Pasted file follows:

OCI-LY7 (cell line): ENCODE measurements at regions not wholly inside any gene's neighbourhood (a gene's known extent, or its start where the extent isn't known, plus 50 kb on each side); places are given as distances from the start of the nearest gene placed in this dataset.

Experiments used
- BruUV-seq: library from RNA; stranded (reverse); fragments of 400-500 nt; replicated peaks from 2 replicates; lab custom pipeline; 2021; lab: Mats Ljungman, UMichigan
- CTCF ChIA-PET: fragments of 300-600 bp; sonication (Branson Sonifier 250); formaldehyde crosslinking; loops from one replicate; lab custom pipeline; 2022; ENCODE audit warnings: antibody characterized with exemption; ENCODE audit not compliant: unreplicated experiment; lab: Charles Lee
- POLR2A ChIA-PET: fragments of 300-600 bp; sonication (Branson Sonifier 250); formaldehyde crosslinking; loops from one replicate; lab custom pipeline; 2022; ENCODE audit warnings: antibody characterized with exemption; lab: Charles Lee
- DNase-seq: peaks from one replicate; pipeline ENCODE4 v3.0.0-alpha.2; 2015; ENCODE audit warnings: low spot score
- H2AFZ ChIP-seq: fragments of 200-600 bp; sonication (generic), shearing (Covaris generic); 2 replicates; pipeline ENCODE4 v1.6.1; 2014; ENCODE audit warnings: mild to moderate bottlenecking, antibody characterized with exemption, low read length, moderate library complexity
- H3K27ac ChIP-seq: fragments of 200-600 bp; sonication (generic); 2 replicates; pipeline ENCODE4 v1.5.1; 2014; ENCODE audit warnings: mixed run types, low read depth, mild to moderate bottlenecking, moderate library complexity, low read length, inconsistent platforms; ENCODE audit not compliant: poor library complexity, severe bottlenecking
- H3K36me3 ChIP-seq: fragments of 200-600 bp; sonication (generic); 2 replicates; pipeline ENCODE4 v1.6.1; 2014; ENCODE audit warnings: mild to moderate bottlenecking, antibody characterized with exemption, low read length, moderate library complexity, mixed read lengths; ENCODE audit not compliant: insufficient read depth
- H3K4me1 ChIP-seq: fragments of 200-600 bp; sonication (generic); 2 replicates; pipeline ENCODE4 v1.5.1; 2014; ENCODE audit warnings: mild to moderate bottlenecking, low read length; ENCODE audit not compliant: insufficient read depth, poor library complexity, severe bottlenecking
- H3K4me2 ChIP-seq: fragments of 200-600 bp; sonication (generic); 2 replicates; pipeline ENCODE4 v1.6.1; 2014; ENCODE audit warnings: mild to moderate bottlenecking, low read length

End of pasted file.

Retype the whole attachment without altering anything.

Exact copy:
OCI-LY7 (cell line): ENCODE measurements at regions not wholly inside any gene's neighbourhood (a gene's known extent, or its start where the extent isn't known, plus 50 kb on each side); places are given as distances from the start of the nearest gene placed in this dataset.

Experiments used
- BruUV-seq: library from RNA; stranded (reverse); fragments of 400-500 nt; replicated peaks from 2 replicates; lab custom pipeline; 2021; lab: Mats Ljungman, UMichigan
- CTCF ChIA-PET: fragments of 300-600 bp; sonication (Branson Sonifier 250); formaldehyde crosslinking; loops from one replicate; lab custom pipeline; 2022; ENCODE audit warnings: antibody characterized with exemption; ENCODE audit not compliant: unreplicated experiment; lab: Charles Lee
- POLR2A ChIA-PET: fragments of 300-600 bp; sonication (Branson Sonifier 250); formaldehyde crosslinking; loops from one replicate; lab custom pipeline; 2022; ENCODE audit warnings: antibody characterized with exemption; lab: Charles Lee
- DNase-seq: peaks from one replicate; pipeline ENCODE4 v3.0.0-alpha.2; 2015; ENCODE audit warnings: low spot score
- H2AFZ ChIP-seq: fragments of 200-600 bp; sonication (generic), shearing (Covaris generic); 2 replicates; pipeline ENCODE4 v1.6.1; 2014; ENCODE audit warnings: mild to moderate bottlenecking, antibody characterized with exemption, low read length, moderate library complexity
- H3K27ac ChIP-seq: fragments of 200-600 bp; sonication (generic); 2 replicates; pipeline ENCODE4 v1.5.1; 2014; ENCODE audit warnings: mixed run types, low read depth, mild to moderate bottlenecking, moderate library complexity, low read length, inconsistent platforms; ENCODE audit not compliant: poor library complexity, severe bottlenecking
- H3K36me3 ChIP-seq: fragments of 200-600 bp; sonication (generic); 2 replicates; pipeline ENCODE4 v1.6.1; 2014; ENCODE audit warnings: mild to moderate bottlenecking, antibody characterized with exemption, low read length, moderate library complexity, mixed read lengths; ENCODE audit not compliant: insufficient read depth
- H3K4me1 ChIP-seq: fragments of 200-600 bp; sonication (generic); 2 replicates; pipeline ENCODE4 v1.5.1; 2014; ENCODE audit warnings: mild to moderate bottlenecking, low read length; ENCODE audit not compliant: insufficient read depth, poor library complexity, severe bottlenecking
- H3K4me2 ChIP-seq: fragments of 200-600 bp; sonication (generic); 2 replicates; pipeline ENCODE4 v1.6.1; 2014; ENCODE audit warnings: mild to moderate bottlenecking, low read length